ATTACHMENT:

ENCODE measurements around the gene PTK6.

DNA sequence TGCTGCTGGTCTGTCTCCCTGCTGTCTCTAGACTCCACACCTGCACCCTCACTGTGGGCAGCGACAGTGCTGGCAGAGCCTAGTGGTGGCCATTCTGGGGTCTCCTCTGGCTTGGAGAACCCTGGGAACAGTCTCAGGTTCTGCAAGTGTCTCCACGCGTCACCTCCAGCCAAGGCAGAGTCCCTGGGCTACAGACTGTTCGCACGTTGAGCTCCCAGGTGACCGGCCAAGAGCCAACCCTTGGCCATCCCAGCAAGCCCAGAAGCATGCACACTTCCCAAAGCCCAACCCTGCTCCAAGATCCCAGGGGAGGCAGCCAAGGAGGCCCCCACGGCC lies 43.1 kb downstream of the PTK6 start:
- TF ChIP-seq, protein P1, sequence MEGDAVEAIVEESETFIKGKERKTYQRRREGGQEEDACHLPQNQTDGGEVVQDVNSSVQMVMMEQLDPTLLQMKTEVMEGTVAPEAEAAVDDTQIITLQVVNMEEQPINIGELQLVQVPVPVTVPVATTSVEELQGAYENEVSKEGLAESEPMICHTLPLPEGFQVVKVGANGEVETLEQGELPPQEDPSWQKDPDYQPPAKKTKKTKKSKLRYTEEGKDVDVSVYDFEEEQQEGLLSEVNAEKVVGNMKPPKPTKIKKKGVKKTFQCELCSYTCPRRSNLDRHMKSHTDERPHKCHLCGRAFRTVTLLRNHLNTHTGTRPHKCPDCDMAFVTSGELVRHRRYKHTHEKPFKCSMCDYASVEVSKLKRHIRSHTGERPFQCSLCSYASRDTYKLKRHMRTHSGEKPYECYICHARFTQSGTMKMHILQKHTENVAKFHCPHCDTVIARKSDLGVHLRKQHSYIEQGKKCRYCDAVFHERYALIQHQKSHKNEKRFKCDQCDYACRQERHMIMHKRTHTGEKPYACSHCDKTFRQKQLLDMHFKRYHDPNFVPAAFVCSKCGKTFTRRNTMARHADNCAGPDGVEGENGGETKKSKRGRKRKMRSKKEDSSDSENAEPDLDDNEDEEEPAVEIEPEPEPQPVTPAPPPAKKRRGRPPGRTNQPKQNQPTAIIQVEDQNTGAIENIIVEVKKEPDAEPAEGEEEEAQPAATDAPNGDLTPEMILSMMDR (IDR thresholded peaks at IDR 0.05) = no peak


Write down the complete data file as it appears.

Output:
ENCODE measurements around the gene PTK6.

DNA sequence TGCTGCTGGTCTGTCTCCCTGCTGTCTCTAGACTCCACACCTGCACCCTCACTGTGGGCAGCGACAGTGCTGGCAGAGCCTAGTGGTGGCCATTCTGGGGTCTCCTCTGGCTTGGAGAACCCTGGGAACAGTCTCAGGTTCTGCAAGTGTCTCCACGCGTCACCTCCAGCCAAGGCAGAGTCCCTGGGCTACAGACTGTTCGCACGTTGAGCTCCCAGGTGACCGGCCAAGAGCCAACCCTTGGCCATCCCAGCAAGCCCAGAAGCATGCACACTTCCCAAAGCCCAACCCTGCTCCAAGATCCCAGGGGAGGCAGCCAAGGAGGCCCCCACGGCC lies 43.1 kb downstream of the PTK6 start:
- TF ChIP-seq, protein P1, sequence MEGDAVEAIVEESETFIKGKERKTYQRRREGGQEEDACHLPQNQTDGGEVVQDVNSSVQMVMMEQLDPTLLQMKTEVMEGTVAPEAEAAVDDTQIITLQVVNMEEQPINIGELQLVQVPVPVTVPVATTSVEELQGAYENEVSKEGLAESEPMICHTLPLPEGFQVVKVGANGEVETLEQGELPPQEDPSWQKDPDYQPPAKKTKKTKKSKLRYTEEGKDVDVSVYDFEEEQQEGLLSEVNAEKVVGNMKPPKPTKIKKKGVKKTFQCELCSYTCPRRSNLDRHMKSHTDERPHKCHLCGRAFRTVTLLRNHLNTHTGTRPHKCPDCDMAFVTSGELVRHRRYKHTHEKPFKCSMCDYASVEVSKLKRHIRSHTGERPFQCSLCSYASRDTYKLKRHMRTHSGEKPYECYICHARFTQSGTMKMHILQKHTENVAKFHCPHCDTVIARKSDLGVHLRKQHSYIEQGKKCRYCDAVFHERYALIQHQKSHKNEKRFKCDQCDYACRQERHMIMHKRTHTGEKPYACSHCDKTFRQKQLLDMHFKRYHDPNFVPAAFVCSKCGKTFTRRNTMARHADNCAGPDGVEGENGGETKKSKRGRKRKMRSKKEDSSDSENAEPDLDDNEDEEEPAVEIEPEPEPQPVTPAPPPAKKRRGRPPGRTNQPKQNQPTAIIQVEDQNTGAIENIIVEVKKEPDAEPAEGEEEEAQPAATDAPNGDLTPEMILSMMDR (IDR thresholded peaks at IDR 0.05) = no peak